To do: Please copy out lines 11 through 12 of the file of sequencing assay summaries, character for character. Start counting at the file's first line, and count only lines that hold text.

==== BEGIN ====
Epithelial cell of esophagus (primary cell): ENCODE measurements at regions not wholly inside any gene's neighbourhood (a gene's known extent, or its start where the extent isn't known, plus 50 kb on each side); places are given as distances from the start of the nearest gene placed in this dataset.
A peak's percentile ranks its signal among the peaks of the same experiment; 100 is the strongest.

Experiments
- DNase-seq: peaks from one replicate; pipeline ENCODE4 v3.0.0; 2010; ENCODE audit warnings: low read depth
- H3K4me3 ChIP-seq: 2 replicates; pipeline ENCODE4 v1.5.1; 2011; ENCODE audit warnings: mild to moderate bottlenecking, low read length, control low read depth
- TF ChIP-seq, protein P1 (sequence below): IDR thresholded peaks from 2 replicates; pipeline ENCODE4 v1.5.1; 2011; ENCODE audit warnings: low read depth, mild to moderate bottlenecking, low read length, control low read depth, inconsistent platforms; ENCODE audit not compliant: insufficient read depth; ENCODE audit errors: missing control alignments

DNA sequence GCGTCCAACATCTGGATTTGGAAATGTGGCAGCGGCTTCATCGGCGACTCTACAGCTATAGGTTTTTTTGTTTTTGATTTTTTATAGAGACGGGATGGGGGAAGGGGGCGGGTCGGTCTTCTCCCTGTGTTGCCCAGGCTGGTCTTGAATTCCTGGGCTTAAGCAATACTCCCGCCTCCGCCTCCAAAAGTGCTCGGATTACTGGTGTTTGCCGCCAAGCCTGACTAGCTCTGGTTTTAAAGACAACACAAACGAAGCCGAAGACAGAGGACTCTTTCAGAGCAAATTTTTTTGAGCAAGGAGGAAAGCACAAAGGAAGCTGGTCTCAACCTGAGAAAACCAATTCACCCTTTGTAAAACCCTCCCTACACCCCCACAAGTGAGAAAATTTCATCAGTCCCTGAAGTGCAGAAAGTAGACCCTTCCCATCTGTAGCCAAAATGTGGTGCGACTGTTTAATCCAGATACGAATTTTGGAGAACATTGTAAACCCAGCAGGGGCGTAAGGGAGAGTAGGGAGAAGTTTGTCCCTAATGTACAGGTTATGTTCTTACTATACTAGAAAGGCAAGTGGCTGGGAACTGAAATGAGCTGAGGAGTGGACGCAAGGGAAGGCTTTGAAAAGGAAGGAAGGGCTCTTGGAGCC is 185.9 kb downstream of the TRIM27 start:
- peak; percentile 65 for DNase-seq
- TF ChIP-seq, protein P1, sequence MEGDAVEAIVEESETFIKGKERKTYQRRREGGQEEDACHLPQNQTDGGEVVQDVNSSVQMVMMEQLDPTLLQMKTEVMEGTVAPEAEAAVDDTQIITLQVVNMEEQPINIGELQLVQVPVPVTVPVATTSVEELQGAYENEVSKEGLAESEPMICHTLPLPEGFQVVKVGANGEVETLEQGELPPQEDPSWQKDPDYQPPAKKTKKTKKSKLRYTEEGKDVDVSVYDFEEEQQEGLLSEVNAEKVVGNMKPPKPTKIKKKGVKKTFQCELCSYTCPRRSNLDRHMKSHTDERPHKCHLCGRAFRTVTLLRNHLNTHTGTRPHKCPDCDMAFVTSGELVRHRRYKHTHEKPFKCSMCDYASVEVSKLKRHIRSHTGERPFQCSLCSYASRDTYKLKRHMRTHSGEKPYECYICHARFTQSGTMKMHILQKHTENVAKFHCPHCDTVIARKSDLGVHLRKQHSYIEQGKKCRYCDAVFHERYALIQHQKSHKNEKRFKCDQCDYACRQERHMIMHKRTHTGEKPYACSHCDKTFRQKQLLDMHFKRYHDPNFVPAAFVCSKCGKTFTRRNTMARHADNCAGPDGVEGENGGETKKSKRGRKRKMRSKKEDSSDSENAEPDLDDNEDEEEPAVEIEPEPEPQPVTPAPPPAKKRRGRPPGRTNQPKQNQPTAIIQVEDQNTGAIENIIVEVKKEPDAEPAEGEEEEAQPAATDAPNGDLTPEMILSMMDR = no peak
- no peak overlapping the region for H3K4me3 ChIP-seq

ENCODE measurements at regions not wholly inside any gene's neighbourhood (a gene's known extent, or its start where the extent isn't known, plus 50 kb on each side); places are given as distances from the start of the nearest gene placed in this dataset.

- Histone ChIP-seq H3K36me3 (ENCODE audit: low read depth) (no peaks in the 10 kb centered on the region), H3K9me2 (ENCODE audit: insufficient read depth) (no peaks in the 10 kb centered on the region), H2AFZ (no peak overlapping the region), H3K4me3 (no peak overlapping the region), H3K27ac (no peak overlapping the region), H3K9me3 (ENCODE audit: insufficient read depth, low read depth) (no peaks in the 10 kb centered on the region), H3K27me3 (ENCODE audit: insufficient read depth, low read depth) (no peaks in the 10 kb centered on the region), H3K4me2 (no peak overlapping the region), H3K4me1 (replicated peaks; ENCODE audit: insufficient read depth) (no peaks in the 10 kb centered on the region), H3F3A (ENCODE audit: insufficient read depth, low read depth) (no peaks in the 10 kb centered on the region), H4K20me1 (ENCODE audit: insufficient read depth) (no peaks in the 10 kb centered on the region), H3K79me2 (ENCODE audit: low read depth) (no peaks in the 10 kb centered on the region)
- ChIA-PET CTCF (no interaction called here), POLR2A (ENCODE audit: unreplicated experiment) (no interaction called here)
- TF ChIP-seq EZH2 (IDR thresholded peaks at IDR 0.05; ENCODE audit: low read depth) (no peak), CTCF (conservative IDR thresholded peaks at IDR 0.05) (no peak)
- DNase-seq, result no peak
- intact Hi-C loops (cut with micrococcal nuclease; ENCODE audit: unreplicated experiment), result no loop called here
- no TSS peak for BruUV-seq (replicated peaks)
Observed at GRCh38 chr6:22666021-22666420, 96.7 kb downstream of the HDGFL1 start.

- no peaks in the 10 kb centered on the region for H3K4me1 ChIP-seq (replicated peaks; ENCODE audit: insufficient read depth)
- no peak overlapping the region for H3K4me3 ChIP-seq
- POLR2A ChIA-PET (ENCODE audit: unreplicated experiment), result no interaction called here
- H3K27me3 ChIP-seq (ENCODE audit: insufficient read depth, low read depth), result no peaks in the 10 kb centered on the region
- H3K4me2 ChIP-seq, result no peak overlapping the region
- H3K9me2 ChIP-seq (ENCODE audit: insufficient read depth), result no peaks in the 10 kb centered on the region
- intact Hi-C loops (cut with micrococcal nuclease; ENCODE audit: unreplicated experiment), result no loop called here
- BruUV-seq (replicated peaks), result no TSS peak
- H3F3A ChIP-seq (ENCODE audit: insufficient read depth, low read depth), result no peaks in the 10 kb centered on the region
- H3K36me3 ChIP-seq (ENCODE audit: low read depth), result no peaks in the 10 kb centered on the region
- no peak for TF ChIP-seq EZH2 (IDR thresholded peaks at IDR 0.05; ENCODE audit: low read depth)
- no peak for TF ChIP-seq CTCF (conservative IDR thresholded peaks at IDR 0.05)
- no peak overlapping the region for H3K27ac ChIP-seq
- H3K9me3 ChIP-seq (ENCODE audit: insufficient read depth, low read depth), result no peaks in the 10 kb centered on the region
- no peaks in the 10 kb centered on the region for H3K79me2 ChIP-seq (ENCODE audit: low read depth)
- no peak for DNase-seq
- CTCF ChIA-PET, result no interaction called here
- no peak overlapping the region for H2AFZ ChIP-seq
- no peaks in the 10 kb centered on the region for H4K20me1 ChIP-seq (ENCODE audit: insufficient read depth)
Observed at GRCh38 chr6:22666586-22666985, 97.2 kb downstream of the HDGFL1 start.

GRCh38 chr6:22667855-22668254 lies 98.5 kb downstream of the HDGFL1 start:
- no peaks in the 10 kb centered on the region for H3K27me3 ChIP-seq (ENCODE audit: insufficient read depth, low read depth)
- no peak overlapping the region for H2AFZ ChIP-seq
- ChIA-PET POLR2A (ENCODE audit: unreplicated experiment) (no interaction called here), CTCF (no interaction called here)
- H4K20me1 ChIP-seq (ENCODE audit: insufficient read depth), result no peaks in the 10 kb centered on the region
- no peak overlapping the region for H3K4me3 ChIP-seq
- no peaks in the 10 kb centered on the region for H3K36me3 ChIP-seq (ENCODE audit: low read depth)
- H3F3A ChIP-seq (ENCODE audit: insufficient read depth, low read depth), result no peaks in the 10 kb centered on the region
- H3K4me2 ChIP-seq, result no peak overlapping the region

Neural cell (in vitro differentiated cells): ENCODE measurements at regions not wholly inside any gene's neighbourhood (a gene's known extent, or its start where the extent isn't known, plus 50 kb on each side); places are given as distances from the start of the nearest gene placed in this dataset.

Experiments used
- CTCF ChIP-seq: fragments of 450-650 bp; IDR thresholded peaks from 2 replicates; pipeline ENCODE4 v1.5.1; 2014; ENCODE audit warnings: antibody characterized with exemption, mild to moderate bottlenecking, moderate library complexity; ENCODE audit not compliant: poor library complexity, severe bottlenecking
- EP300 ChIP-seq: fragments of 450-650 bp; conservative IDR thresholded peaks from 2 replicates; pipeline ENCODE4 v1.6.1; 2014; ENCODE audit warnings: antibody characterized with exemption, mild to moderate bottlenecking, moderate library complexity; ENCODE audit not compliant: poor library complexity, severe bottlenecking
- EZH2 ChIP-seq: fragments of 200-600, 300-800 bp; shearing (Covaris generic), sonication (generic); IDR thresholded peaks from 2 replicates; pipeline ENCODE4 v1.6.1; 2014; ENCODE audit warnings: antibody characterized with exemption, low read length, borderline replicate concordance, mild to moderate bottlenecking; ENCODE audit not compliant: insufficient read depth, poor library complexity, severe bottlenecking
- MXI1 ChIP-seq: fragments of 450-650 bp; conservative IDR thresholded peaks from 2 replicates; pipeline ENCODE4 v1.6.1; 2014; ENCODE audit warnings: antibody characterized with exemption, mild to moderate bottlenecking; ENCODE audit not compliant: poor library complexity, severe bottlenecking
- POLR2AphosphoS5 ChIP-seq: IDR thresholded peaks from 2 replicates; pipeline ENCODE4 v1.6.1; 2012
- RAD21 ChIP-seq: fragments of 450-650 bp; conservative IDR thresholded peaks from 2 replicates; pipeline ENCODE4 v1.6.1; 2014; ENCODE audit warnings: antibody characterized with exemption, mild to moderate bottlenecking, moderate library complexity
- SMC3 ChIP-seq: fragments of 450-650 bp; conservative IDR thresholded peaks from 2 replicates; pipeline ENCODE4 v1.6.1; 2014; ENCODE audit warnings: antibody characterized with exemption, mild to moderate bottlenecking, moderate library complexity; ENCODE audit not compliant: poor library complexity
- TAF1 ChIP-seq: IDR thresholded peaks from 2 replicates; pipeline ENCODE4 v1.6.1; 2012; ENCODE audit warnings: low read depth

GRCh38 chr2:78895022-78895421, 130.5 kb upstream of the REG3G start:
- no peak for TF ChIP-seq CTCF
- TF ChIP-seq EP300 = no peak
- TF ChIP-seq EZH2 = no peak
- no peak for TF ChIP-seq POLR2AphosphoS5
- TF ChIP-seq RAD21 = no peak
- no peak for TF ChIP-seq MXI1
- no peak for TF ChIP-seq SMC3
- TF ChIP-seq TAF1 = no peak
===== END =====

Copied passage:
ENCODE measurements at regions not wholly inside any gene's neighbourhood (a gene's known extent, or its start where the extent isn't known, plus 50 kb on each side); places are given as distances from the start of the nearest gene placed in this dataset.

- Histone ChIP-seq H3K36me3 (ENCODE audit: low read depth) (no peaks in the 10 kb centered on the region), H3K9me2 (ENCODE audit: insufficient read depth) (no peaks in the 10 kb centered on the region), H2AFZ (no peak overlapping the region), H3K4me3 (no peak overlapping the region), H3K27ac (no peak overlapping the region), H3K9me3 (ENCODE audit: insufficient read depth, low read depth) (no peaks in the 10 kb centered on the region), H3K27me3 (ENCODE audit: insufficient read depth, low read depth) (no peaks in the 10 kb centered on the region), H3K4me2 (no peak overlapping the region), H3K4me1 (replicated peaks; ENCODE audit: insufficient read depth) (no peaks in the 10 kb centered on the region), H3F3A (ENCODE audit: insufficient read depth, low read depth) (no peaks in the 10 kb centered on the region), H4K20me1 (ENCODE audit: insufficient read depth) (no peaks in the 10 kb centered on the region), H3K79me2 (ENCODE audit: low read depth) (no peaks in the 10 kb centered on the region)